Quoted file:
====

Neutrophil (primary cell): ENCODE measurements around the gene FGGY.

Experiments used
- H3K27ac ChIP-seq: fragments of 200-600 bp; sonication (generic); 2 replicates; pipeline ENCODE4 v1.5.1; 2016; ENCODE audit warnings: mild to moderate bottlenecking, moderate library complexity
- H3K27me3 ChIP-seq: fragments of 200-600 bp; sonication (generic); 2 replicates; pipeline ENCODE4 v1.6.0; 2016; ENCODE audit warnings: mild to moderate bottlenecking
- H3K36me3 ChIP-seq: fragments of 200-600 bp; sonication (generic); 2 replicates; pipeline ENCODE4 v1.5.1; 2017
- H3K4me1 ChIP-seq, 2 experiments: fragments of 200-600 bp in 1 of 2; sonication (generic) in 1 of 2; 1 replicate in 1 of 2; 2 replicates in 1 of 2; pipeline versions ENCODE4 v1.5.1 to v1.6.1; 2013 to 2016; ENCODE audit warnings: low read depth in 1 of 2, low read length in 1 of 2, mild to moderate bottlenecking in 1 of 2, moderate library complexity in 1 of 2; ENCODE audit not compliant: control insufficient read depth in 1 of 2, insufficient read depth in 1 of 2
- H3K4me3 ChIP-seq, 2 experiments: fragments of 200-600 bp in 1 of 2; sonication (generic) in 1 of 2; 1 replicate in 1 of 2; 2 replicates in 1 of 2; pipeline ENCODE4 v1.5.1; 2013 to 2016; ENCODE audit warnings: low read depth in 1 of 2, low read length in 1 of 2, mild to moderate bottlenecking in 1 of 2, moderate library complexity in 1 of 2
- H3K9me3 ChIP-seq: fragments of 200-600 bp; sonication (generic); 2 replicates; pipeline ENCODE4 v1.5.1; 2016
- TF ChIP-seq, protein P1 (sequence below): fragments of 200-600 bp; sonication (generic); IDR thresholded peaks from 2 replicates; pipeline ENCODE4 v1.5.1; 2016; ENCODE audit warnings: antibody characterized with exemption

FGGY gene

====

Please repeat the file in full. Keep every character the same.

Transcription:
Neutrophil (primary cell): ENCODE measurements around the gene FGGY.

Experiments used
- H3K27ac ChIP-seq: fragments of 200-600 bp; sonication (generic); 2 replicates; pipeline ENCODE4 v1.5.1; 2016; ENCODE audit warnings: mild to moderate bottlenecking, moderate library complexity
- H3K27me3 ChIP-seq: fragments of 200-600 bp; sonication (generic); 2 replicates; pipeline ENCODE4 v1.6.0; 2016; ENCODE audit warnings: mild to moderate bottlenecking
- H3K36me3 ChIP-seq: fragments of 200-600 bp; sonication (generic); 2 replicates; pipeline ENCODE4 v1.5.1; 2017
- H3K4me1 ChIP-seq, 2 experiments: fragments of 200-600 bp in 1 of 2; sonication (generic) in 1 of 2; 1 replicate in 1 of 2; 2 replicates in 1 of 2; pipeline versions ENCODE4 v1.5.1 to v1.6.1; 2013 to 2016; ENCODE audit warnings: low read depth in 1 of 2, low read length in 1 of 2, mild to moderate bottlenecking in 1 of 2, moderate library complexity in 1 of 2; ENCODE audit not compliant: control insufficient read depth in 1 of 2, insufficient read depth in 1 of 2
- H3K4me3 ChIP-seq, 2 experiments: fragments of 200-600 bp in 1 of 2; sonication (generic) in 1 of 2; 1 replicate in 1 of 2; 2 replicates in 1 of 2; pipeline ENCODE4 v1.5.1; 2013 to 2016; ENCODE audit warnings: low read depth in 1 of 2, low read length in 1 of 2, mild to moderate bottlenecking in 1 of 2, moderate library complexity in 1 of 2
- H3K9me3 ChIP-seq: fragments of 200-600 bp; sonication (generic); 2 replicates; pipeline ENCODE4 v1.5.1; 2016
- TF ChIP-seq, protein P1 (sequence below): fragments of 200-600 bp; sonication (generic); IDR thresholded peaks from 2 replicates; pipeline ENCODE4 v1.5.1; 2016; ENCODE audit warnings: antibody characterized with exemption

FGGY gene